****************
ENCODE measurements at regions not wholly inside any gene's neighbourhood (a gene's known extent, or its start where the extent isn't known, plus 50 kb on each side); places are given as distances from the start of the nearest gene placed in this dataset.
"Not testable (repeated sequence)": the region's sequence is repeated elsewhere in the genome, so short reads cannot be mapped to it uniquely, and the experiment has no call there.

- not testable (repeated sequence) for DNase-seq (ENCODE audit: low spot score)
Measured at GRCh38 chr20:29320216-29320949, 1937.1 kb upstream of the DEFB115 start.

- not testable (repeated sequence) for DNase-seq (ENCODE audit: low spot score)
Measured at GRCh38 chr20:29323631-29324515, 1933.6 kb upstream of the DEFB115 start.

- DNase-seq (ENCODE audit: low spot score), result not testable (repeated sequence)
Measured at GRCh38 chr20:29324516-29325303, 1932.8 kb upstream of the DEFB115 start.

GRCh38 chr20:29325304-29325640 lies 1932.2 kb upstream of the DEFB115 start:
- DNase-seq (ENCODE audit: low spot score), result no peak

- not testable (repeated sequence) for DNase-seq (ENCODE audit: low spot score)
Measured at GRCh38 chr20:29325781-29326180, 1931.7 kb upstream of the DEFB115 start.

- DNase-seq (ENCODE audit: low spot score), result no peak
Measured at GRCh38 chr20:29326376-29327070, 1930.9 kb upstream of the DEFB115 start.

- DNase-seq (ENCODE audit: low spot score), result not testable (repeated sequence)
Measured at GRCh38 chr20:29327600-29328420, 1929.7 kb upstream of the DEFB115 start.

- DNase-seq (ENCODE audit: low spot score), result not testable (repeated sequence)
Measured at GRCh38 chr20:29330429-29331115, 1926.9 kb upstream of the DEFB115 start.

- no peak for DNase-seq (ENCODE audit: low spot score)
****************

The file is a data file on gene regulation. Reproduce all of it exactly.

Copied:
ENCODE measurements at regions not wholly inside any gene's neighbourhood (a gene's known extent, or its start where the extent isn't known, plus 50 kb on each side); places are given as distances from the start of the nearest gene placed in this dataset.
"Not testable (repeated sequence)": the region's sequence is repeated elsewhere in the genome, so short reads cannot be mapped to it uniquely, and the experiment has no call there.

- not testable (repeated sequence) for DNase-seq (ENCODE audit: low spot score)
Measured at GRCh38 chr20:29320216-29320949, 1937.1 kb upstream of the DEFB115 start.

- not testable (repeated sequence) for DNase-seq (ENCODE audit: low spot score)
Measured at GRCh38 chr20:29323631-29324515, 1933.6 kb upstream of the DEFB115 start.

- DNase-seq (ENCODE audit: low spot score), result not testable (repeated sequence)
Measured at GRCh38 chr20:29324516-29325303, 1932.8 kb upstream of the DEFB115 start.

GRCh38 chr20:29325304-29325640 lies 1932.2 kb upstream of the DEFB115 start:
- DNase-seq (ENCODE audit: low spot score), result no peak

- not testable (repeated sequence) for DNase-seq (ENCODE audit: low spot score)
Measured at GRCh38 chr20:29325781-29326180, 1931.7 kb upstream of the DEFB115 start.

- DNase-seq (ENCODE audit: low spot score), result no peak
Measured at GRCh38 chr20:29326376-29327070, 1930.9 kb upstream of the DEFB115 start.

- DNase-seq (ENCODE audit: low spot score), result not testable (repeated sequence)
Measured at GRCh38 chr20:29327600-29328420, 1929.7 kb upstream of the DEFB115 start.

- DNase-seq (ENCODE audit: low spot score), result not testable (repeated sequence)
Measured at GRCh38 chr20:29330429-29331115, 1926.9 kb upstream of the DEFB115 start.

- no peak for DNase-seq (ENCODE audit: low spot score)